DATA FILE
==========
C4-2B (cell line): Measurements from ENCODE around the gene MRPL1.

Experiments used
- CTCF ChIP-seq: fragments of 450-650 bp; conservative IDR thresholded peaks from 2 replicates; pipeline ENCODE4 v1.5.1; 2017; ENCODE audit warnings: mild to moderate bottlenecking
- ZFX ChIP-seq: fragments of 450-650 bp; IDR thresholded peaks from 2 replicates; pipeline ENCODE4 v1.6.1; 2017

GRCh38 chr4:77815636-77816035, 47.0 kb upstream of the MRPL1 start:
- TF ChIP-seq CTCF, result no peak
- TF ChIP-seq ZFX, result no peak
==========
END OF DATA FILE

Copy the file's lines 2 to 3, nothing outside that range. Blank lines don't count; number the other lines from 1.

Experiments used
- CTCF ChIP-seq: fragments of 450-650 bp; conservative IDR thresholded peaks from 2 replicates; pipeline ENCODE4 v1.5.1; 2017; ENCODE audit warnings: mild to moderate bottlenecking